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AGE OF ANXIETY: A program for adoptive parents of tweens & teens

  • 11 Nov 2017
  • 2:00 PM - 4:00 PM
  • St. Paul’s Lutheran Church Sanctuary, 315 West 22nd Street, NYC

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AGE OF ANXIETY: A program for adoptive parents of tweens & teens

Date: Saturday, November 11, 2017

Time: 2:00 to 4:00 p.m.

Place: St. Paul’s Lutheran Church in Chelsea, NYC
The Church Sanctuary* at: 315 West 22nd Street
*note room change:
 

SPEAKERS: Dr. Amanda Baden, Dr. Elizabeth Fegelson, and Mark Kiang, MEd, LAC

Member Price: $20 - login for discount
Non Member Price: $30 - please consider joining today for continued discounts to our events.

This event is for parents only, and there will not be any child care available.

Come and learn how to support your daughter or son’s mental health as they transition into new ages and encounter new situations and stresses at school and in their communities. Bring your questions and concerns and hear from mental health professionals.

The turbulent middle school and high school years pose challenges for all kids as they negotiate identity, body issues, new social lives, and more. Adoption and a transracial upbringing add layers of complication to the picture. What are normal bumps in the road and what do parents need to pay attention to?

 We will be discussing the below and more:

*How can we help our children develop coping mechanisms to deal with the stress and anxiety of being an adolescent/teenager?

*What resources are available to parents & teens?  

*What questions do we need to ask our kids and ourselves?

*How can we open up conversations with our kids about race, identity and the stresses of being a teen?

*How can we deal with our child’s school when they are dealing with issues related to stress, anxiety or bullying?

*Are adopted children more likely to experience anxiety/depression than their non-adopted peers?

*What are the signs of anxiety and depression in children?

*How do you know when it’s time to seek treatment?

*What are the early signs of an at-risk child?

*What are the signs of a suicidal adolescent?

Questions? contact Maureen, fccnnj@gmail.com or Deborah, dabennettnyc@gmail.com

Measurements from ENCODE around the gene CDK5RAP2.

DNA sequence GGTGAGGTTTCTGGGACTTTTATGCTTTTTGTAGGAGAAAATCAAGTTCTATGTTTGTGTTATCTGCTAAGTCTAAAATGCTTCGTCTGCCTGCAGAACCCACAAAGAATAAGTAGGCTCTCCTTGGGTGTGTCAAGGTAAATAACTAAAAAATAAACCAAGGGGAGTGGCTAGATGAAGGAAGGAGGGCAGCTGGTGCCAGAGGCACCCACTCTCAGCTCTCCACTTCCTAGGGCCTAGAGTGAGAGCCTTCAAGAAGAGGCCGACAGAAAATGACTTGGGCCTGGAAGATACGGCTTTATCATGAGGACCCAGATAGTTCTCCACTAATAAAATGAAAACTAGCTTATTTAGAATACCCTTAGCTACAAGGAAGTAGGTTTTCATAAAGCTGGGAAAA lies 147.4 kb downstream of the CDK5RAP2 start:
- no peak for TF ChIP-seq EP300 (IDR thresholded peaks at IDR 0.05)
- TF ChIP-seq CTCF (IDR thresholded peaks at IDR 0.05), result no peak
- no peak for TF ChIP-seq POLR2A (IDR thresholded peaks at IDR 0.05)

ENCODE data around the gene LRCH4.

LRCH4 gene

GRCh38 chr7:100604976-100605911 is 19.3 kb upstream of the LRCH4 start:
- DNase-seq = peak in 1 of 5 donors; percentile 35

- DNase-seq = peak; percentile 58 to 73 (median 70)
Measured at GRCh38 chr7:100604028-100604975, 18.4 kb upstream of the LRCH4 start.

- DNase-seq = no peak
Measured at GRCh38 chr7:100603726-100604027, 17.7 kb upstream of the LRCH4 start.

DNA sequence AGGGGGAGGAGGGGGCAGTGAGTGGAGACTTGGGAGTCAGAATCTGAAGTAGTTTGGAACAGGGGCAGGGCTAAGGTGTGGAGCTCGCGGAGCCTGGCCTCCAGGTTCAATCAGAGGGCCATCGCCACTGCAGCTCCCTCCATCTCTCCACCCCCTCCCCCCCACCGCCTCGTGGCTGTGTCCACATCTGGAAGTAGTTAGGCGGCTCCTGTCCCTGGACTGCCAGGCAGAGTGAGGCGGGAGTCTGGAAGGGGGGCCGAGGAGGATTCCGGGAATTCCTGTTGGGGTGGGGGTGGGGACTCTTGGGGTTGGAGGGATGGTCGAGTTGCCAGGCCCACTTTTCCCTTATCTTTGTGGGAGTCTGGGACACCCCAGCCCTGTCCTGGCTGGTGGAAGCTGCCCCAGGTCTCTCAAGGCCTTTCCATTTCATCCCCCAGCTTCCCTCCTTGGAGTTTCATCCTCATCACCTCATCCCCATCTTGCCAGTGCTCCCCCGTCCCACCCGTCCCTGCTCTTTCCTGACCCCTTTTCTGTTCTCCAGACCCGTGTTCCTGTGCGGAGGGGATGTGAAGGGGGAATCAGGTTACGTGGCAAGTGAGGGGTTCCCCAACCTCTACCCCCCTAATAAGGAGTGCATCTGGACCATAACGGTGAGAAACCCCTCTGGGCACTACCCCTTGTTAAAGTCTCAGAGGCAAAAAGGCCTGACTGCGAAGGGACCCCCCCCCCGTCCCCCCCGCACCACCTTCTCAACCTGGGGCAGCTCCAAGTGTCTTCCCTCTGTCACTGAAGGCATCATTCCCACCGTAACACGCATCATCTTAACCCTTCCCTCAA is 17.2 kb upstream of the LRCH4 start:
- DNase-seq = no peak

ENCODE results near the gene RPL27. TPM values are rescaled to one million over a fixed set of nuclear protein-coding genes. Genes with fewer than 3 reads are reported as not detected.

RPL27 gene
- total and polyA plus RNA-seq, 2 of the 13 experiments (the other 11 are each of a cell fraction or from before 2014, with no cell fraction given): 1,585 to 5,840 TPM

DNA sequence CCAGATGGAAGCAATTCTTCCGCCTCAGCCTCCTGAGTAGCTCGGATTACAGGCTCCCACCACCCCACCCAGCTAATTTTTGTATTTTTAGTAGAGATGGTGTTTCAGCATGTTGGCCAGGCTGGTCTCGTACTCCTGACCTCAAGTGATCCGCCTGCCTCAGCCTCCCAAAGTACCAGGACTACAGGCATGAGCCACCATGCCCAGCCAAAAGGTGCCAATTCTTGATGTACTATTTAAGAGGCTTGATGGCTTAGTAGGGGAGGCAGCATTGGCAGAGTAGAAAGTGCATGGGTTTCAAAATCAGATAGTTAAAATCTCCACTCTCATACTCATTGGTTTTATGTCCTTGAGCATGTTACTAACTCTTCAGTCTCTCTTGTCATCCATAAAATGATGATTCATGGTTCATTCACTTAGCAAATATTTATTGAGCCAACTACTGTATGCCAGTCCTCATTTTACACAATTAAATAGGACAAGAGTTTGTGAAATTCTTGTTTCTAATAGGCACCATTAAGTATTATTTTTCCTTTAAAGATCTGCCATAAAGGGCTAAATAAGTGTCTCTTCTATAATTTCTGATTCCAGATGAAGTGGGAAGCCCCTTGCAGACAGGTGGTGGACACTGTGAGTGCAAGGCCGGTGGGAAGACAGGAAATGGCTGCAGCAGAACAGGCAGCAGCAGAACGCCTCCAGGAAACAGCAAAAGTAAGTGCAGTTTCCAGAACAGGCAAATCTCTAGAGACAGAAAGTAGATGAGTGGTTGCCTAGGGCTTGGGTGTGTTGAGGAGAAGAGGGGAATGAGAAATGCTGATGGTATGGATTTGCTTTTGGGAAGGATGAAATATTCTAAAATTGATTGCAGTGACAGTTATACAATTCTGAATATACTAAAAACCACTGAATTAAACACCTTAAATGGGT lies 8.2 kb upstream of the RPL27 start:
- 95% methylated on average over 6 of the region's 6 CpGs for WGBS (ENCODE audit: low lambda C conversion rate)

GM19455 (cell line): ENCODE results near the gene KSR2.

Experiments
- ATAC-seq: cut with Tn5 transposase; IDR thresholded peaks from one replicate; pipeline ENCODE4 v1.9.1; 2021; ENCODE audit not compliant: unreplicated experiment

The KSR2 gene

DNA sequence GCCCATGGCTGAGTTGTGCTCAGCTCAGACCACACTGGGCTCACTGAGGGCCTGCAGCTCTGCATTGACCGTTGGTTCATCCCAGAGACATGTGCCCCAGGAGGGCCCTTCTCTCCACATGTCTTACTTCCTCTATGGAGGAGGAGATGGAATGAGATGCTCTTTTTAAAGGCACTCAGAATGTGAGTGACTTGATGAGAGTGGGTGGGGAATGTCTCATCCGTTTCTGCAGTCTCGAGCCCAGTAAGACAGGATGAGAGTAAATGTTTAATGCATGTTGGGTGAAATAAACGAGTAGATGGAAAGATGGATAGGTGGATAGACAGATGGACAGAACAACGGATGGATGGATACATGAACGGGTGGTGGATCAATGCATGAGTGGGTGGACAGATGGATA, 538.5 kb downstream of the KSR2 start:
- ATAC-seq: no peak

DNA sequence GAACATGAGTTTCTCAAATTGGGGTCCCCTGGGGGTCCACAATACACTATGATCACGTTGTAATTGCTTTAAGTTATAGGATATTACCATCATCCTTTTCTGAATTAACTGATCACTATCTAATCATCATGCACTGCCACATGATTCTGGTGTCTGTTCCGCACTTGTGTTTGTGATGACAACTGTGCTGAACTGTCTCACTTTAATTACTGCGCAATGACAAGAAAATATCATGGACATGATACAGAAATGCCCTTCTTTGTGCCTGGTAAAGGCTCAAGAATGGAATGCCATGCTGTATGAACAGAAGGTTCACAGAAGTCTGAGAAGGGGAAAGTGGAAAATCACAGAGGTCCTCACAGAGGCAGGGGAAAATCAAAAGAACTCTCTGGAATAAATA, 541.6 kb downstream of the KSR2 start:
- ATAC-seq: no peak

Amanda L. Baden, Ph.D. is a Professor in the Department of Counseling and Educational Leadership at Montclair State University in New Jersey. She was the recipient of the John D. Black Award in 2014 from the American Psychological Association and Division 17 (Counseling Psychology) for the Outstanding Practice of Counseling Psychology and was named the Outstanding Graduate Advisor for Montclair State University in 2017. She is a member of State the Board of Psychology for New York State, on the Advisory Board for the Rudd Adoption Research Program at the University of Massachusetts-Amherst, a former Senior Research Fellow at the Donaldson Adoption Institute. Baden serves on the editorial board for Adoption Quarterly and the Journal of Social Distress and the Homeless and she co-chaired the nine Biennial Adoption Initiative Conferences in New York City held at St. John’s University and Montclair State University. She is the co-editor of the book, The Handbook of Adoption: Implications for Researchers, Practitioners, and Families. Baden has presented nationally and internationally on her areas of research and practice, and she has written extensively on issues related to clinical practice with adoption triad members, transracial/international adoption issues, racial and cultural identity, and multicultural counseling competence. Her recent publications have presented frameworks for understanding adoption microaggressions and reculturation (the process of reclaiming birth culture). She has a clinical practice as licensed psychologist in New York City.

Elizabeth Feigelson, M.D. is a child, adolescent and adult psychiatrist who works as both a private practitioner and school consultant in both New York City and Westchester. She completed both her adult and child psychiatry training at the Payne Whitney Clinic in New York City. She has participated in panels exploring issues related to adoption, diversity, resiliency, education and integration of social, emotional and mental health in children and adolescents. She is also an FCC parent who has both personal and professional interest in understanding mental health issues in adoptees and families formed through adoption.

Mark Kiang, MEd, LAC, has worked as a school counselor at Piscataway High School for the past 7 years. He works with general education students and specializes in working with English Language Learners (ELL), the majority of whom immigrated to the United States in recent years. As a counselor for ELL students, he has devised a transition program that helps integrate students into the high school and celebrate their cultural identities. Mark is also an advisor for "50 Strong", a Title 1 peer mentoring program for boys of color that promotes character development and college readiness. Mark is currently a doctoral candidate in Counselor Education at Montclair State University and is working on his dissertation proposal, which seeks to implement an intervention for immigrant adolescent students with the goal of improving mental health and ethnic identity. Outside of work and academia, Mark is active in working with youth, many of whom are first generation Chinese immigrants, at his church in Manhattan's Chinatown.

FCC Greater New York
We are a 501(c)(3) nonprofit organization supporting Chinese adoptees and their families and friends.

PO Box 237065
Ansonia Station
New York, NY 10023 

    
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